Heaney is criminology and sociology double major with a concentration in family studies and hopes to become a mental health counselor for victims of sexual assault or go into family counseling, working with children.
Barner, along with Margaret Sutton ‘20, is analyzing data gathered in part from the work Heaney has finished. Looking at the qualitative data—written feedback from parents who took part in the activities—struck a personal chord with the senior sociology major.
“As a first-generation college student performing research in a field that I didn’t know I was going to go into when I first got to Longwood, this has been a major confidence-booster for me,” said Barner. “Even more rewarding is having the opportunity to work with families in the Head Start program, assessing the data we collected so we can better understand the impact of some of these activities.”
Barner hopes to parlay her experience completing this research into graduate study and then a career as a clinical mental health counselor, eventually working in public schools in the Richmond area, where she sees a major need for those services.
Haley Schultz ’21, a psychology and sociology double major and member of the Cormier Honors College, has adapted the family activities using trauma-informed practices for distribution at Madeline’s House, where children deal with “adverse childhood experiences” like witnessing intimate partner violence.
Those activities, revolving around things like gardening and cooking together, and creating string art, done in safe, stable, nurturing relationship environments, help children build resilience in dealing with some of the trauma they have experienced, said Schultz.
“Administrators and caregivers at Madeline’s House have told us that parents are often extremely stressed and traumatized themselves when they arrive at the shelter, and don’t have the time or energy to create these experiences for their children,” said Schultz, who hopes to pursue a graduate degree and a career in victim witness counseling when she graduates. “These activities don’t directly impact the trauma that children and parents have experienced, but helps build resilience to that trauma. Coping with these adverse childhood experiences is much easier done when family involvement is strong.”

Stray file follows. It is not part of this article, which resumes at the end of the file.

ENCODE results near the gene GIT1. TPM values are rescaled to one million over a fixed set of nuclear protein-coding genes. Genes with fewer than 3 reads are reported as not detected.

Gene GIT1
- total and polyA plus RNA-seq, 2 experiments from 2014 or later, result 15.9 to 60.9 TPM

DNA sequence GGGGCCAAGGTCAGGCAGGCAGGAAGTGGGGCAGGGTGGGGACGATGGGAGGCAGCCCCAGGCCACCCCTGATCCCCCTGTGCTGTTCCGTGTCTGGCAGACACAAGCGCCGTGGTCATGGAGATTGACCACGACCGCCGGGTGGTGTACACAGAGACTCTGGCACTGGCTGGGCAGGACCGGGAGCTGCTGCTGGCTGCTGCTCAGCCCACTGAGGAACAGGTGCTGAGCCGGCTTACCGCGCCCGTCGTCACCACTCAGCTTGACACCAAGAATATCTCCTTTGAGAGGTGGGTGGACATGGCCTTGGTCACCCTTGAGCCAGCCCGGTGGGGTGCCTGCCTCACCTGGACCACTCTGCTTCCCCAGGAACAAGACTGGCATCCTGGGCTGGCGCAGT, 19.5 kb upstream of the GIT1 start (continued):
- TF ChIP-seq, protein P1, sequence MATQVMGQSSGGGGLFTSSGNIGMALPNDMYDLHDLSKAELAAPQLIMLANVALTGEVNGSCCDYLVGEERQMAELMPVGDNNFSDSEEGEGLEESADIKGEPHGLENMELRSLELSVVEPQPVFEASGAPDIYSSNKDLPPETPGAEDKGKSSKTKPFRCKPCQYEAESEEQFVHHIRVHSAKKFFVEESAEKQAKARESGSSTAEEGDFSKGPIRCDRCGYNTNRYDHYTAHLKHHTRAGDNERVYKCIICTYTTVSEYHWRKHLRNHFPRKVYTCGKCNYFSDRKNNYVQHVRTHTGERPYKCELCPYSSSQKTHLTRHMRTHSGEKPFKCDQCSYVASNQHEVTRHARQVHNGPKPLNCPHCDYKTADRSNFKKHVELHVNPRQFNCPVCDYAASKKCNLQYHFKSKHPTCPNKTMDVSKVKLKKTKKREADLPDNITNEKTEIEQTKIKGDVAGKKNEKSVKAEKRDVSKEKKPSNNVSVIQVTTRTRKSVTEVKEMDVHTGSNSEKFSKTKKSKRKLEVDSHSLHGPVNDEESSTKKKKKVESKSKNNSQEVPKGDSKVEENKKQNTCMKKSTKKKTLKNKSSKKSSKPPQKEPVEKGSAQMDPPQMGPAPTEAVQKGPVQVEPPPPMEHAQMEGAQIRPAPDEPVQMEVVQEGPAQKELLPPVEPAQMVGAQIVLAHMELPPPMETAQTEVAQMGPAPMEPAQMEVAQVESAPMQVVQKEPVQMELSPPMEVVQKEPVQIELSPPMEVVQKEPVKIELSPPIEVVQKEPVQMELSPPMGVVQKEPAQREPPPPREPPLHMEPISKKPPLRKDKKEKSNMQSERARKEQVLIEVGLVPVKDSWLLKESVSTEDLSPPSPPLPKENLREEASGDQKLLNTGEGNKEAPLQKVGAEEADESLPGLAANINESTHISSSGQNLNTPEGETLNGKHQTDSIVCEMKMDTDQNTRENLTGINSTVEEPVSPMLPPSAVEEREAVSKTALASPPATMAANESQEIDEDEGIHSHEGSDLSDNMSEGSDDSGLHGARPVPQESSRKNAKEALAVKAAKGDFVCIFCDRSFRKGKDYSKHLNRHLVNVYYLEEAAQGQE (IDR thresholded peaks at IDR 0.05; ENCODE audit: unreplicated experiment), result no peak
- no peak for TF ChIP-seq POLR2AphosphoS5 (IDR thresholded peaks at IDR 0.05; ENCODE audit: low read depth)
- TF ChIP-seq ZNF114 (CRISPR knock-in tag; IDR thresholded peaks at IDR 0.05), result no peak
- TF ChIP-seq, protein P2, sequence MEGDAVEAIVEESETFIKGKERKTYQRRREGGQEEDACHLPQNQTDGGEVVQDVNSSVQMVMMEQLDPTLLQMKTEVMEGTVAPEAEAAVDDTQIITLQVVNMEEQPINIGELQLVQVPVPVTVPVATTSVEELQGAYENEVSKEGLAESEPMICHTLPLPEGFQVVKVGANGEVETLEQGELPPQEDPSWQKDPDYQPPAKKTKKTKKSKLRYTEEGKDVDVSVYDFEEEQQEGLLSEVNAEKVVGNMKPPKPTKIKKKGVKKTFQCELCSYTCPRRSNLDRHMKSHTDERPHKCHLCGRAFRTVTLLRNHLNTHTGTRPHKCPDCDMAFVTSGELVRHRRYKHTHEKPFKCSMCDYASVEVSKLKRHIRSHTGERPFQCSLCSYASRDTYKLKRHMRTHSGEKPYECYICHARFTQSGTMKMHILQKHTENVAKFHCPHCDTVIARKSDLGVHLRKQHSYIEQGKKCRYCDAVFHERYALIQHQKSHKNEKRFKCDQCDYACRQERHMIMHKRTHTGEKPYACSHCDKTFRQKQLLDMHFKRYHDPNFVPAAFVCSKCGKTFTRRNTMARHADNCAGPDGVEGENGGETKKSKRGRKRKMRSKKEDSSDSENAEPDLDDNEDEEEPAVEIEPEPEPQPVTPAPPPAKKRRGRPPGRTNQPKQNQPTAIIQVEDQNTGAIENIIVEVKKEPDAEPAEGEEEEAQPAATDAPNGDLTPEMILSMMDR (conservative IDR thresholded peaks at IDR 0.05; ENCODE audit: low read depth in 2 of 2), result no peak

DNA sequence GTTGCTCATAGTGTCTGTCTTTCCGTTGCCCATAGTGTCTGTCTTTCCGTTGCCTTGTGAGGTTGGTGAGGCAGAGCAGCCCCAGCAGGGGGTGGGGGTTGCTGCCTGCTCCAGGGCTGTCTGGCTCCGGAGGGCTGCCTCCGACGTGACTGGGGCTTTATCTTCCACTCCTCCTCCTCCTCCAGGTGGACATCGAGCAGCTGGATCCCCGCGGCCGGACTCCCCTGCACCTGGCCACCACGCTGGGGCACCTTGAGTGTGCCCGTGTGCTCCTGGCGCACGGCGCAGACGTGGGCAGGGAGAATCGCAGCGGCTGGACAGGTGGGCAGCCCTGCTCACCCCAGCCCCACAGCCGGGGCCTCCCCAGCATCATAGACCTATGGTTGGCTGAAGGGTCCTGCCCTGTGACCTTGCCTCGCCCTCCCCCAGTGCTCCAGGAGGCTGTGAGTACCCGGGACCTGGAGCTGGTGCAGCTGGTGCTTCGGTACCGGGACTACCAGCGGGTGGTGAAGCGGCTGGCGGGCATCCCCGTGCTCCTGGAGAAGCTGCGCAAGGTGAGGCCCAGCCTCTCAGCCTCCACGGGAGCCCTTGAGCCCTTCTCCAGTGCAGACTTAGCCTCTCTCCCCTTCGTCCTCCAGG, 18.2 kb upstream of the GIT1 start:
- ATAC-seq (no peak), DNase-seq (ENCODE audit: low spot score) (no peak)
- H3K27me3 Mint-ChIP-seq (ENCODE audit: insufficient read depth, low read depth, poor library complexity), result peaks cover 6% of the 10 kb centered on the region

Bidwell and Pederson said they hope the work can continue.
“These students are all learning what it means to be a citizen leader,” said Bidwell. “We’ve identified a need in the community and are working to address it using a variety of techniques, and they’ve all approached it with a kind of maturity and insight I didn’t expect from undergraduate students. It’s very rewarding to see a multiyear project like this culminate in students presenting at a statewide conference and hopefully a publication shortly thereafter.”
“We set out with the aim of completing a research project that will have some benefit to the community,” said Pederson. “I think it makes a practical connection between research and real-world impact that students and community members can appreciate.”
The research will be presented at the 2019 annual Virginia Social Science Association conference on April 13 at Longwood